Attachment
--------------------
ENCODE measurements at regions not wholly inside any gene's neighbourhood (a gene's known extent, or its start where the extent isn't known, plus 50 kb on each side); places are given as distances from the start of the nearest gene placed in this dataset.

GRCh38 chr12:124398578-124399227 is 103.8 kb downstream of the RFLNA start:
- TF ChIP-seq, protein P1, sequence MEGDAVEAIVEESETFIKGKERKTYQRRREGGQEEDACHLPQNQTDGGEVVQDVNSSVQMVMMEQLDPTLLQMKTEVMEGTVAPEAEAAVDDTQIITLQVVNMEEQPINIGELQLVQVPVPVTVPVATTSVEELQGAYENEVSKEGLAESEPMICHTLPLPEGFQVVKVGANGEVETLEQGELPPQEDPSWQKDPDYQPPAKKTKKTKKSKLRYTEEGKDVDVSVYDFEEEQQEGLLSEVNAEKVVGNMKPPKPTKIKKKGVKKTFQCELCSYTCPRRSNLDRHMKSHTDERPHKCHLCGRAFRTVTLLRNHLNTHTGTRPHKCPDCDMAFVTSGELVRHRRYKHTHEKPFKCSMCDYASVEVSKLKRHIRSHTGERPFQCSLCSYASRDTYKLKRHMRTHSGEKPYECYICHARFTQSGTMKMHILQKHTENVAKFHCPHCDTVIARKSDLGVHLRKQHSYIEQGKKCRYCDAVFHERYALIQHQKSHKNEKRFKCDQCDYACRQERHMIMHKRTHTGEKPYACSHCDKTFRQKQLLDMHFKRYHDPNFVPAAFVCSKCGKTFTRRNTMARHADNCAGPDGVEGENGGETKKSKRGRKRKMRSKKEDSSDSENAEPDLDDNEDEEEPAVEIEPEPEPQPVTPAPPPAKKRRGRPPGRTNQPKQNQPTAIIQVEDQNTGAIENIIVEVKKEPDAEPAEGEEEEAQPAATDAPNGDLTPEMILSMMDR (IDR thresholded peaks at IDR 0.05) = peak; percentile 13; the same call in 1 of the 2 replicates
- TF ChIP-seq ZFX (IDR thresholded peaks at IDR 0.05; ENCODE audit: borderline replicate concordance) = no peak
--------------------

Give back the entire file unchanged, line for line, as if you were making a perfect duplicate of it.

ENCODE measurements at regions not wholly inside any gene's neighbourhood (a gene's known extent, or its start where the extent isn't known, plus 50 kb on each side); places are given as distances from the start of the nearest gene placed in this dataset.

GRCh38 chr12:124398578-124399227 is 103.8 kb downstream of the RFLNA start:
- TF ChIP-seq, protein P1, sequence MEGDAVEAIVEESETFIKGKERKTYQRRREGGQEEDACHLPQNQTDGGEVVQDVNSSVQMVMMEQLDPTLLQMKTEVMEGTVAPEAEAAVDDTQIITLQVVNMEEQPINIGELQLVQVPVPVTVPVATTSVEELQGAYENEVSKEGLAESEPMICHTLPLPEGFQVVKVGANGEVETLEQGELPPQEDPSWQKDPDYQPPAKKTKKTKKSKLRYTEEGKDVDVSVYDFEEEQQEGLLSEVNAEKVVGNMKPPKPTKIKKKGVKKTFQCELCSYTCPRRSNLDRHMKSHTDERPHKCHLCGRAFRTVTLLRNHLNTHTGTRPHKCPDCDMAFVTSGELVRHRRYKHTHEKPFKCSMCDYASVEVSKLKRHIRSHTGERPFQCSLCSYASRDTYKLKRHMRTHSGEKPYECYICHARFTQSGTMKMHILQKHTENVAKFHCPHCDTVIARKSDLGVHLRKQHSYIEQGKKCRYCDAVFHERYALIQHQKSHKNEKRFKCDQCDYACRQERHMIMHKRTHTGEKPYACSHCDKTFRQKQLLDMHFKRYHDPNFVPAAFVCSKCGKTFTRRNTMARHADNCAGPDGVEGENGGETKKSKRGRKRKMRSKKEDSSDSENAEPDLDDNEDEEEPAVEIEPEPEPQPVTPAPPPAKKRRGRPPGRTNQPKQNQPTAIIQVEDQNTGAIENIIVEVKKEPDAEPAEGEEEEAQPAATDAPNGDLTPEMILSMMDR (IDR thresholded peaks at IDR 0.05) = peak; percentile 13; the same call in 1 of the 2 replicates
- TF ChIP-seq ZFX (IDR thresholded peaks at IDR 0.05; ENCODE audit: borderline replicate concordance) = no peak